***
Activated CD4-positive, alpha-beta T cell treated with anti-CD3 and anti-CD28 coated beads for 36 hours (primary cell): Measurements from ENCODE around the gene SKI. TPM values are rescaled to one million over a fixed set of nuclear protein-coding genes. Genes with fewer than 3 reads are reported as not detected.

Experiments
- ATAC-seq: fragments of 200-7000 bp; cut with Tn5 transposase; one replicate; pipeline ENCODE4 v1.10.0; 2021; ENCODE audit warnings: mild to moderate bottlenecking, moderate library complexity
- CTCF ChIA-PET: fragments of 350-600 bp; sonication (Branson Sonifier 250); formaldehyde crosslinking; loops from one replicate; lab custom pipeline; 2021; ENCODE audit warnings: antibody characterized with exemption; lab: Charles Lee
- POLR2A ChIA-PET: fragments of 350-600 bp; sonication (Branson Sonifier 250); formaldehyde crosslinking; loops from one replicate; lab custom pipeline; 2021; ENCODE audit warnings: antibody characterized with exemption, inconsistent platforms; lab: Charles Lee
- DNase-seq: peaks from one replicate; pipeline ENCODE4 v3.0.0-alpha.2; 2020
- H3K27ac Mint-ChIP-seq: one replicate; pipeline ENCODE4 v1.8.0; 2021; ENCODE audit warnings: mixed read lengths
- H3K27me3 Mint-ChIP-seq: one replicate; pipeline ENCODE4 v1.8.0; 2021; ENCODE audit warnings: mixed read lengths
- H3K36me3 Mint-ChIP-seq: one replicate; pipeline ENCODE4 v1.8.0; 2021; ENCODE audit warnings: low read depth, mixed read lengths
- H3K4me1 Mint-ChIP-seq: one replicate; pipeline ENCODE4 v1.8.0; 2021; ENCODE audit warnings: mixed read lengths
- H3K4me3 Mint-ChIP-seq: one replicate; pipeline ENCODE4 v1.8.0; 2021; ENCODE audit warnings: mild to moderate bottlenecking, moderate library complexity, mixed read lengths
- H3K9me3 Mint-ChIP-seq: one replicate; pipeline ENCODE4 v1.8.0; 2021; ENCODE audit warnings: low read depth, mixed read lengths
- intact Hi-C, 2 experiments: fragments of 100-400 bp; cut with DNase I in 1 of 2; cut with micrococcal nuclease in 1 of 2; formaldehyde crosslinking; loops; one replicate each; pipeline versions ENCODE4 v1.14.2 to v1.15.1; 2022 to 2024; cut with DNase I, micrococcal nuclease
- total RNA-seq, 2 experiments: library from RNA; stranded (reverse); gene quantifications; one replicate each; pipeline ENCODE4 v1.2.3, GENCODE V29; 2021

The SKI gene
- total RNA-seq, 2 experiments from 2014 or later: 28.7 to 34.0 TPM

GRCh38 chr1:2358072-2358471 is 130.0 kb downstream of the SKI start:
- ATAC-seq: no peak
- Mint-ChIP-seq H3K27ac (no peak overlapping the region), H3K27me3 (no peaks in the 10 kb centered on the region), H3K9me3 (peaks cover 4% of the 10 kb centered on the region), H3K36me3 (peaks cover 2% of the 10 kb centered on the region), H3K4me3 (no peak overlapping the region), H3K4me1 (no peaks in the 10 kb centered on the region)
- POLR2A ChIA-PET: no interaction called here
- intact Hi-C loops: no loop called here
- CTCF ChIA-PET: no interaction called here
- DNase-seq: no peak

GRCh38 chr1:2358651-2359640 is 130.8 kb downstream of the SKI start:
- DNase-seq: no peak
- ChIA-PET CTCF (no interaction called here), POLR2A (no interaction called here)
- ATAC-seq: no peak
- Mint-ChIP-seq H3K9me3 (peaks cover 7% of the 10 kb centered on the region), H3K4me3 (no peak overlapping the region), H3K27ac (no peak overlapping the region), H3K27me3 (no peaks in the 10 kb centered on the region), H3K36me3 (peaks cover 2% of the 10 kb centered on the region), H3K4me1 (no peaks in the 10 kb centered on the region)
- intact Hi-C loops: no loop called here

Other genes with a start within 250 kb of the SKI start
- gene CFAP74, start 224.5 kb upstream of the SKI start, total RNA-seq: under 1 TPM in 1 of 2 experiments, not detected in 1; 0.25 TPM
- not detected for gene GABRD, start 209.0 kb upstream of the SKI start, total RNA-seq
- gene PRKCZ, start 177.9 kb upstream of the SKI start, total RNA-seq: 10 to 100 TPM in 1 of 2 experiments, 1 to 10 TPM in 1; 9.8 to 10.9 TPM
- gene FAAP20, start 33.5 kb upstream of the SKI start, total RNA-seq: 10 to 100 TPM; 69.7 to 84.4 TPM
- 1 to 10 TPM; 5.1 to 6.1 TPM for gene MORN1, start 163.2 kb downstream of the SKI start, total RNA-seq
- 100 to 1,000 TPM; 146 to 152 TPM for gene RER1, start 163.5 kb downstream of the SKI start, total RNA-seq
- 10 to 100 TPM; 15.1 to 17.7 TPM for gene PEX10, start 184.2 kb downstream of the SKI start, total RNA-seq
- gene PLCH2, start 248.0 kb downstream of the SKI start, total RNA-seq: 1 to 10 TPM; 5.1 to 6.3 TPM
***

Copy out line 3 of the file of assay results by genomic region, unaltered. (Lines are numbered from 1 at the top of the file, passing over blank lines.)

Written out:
- ATAC-seq: fragments of 200-7000 bp; cut with Tn5 transposase; one replicate; pipeline ENCODE4 v1.10.0; 2021; ENCODE audit warnings: mild to moderate bottlenecking, moderate library complexity